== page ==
We claim that this way of policy creation makes it much easier and less prone to configuration errors. The creator of the policy does not have to think about files, sockets and libraries. Instead, he is focussing on what he is already familiar with - the application domain.

In this talk we want to present our two-step approach and exemplify it with a healthcare use case.

Applying Flask/TE to OpenSolaris

Presenter: John Weeks, Sun Microsystems, Inc.

The OpenSolaris Flexable Mandatory Access Control (FMAC) community-based project applies Flask and Type Enforcement to OpenSolaris. The combination of the existing Solaris Trusted extensions functionality with FMAC, represents a unique combination of Mandatory Access Control (MAC) technologies including the use the Solaris zone virtualization.

A progress report will be presented to share the early work accomplished on the project including commonality and/or differences between FMAC and the Flask/TE implementation in Linux. Early design ideas about how FMAC will interact with Solaris Trusted Extensions and Solaris Zones will also be presented.

FMAC and the Flask/TE Community (L)

Presenter: John Weeks, Sun Microsystems, Inc.

The further adoption of Flask and Type Enforcement (TE) may be accelerated by greater community participation. The discussion will position the OpenSolaris Flexable Manditory Access Control (FMAC) project as a new addition to the general Flask/TE community and pose questions about how we can work together to achieve a higher degree of ubiquity.

Reference Policy Year in Review

Presenter: Christopher J. PeBenito, Tresys.

This talk will review the milestones that reference policy made since the 2007 SELinux Symposium. Future plans will also be discussed

Confining X Windows with XACE (L)

Presenter: Dan Walsh, Red Hat.

Mainly a discussion on writing policy to confine X. What are we trying to prevent? How do we get the policy to use higher level concepts? I don't want to deal with XDrawables, I want to deal with cut/paste.

Administrative Security Boundaries (L)

Presenter: Dan Walsh, Red Hat.

How do I use labeled data to prevent leakage of information? Change cups to understand type enforcement for labeled printing. Don't allow printing of PatientRecord_t on printers labeled reseptionist_printer_t? Allow users of email clients to specify CompanyConfidential_t and have mailservers understand companyConfidential_t can not go to PublicEmail_t addresses. Finally have webservers begin to understand the connection to the point where it can verify the remote connection is a "VerifiedState" In order to look at certain types of data. VerifiedState might mean the client machine is running in enforcingmode, the user is running doctor_mozilla_t, the connection came over a labeled network, machine ran some form of TPM check when booted.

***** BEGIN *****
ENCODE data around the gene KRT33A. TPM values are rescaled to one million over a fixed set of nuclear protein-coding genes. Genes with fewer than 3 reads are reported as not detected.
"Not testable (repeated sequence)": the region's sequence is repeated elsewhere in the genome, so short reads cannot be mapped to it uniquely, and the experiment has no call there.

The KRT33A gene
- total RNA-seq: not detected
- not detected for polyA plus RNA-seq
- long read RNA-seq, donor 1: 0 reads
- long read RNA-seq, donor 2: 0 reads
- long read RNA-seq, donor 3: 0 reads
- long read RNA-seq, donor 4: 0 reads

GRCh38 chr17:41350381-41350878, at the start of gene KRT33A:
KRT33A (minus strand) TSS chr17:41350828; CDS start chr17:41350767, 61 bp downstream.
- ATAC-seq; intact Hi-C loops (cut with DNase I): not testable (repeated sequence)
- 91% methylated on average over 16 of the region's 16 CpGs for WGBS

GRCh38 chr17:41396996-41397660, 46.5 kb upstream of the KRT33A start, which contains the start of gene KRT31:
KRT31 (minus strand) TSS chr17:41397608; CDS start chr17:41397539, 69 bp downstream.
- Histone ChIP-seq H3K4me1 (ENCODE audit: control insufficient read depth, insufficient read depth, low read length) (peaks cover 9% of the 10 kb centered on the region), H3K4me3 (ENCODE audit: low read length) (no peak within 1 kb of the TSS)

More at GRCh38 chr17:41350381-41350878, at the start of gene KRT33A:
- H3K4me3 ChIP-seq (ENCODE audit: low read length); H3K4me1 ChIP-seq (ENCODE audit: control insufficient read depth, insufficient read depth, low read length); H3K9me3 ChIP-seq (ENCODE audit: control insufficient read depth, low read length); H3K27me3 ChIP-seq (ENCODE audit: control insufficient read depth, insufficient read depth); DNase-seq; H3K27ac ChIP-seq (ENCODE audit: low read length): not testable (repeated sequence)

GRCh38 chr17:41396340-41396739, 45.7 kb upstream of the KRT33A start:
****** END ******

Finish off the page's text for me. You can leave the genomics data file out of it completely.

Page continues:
Policy Tools (L)

Presenter: Dan Walsh, Red Hat.

When do I use system-config-selinux/policygentool? When do I use Slide?

Lobster and Shrimp

Presenter: Peter White, Galois.


We are developing higher level languages for SELinux policy development. Our purpose is to decrease the size of SELinux policy configuration, and increase the ability to analyze an SELinux policy with respect to a high level security goal. The primary concern of the reference policy appears to be to give just enough permissions to each application, service to enable them to do their job on a standard SELinux system. This makes the current policy tools a vehicle for providing least privilege enforcement by the SELinux kernel.

We have developed two languages, one at an intermediate level, and one at a higher level. The intermediate language is called Shrimp. It is slightly higher level than the existing SELinux reference policy language. It provides type inference and enforcement of module boundaries for reference policy interfaces. The high level language is called Lobster. It is an object oriented language that also employs type inference, polymorphism, and function abstractions to provide a much more abstract view of the security policy. Our goal is to replace the reference policy with a Shrimp or Lobster version of the reference policy, and then to compile Lobster specifications of application policies into Shrimp. The reference policy plus the application policy combine to form the system security policy.

Lobster provides a notion of refinement, whereby a highly abstract policy can be refined into progressively more detailed policies, culminating in a policy at roughly the same level of detail as the current SELinux policy language. Thus abstract flow policies can be refined down to complete specifications in a way that preserves the abstract policy.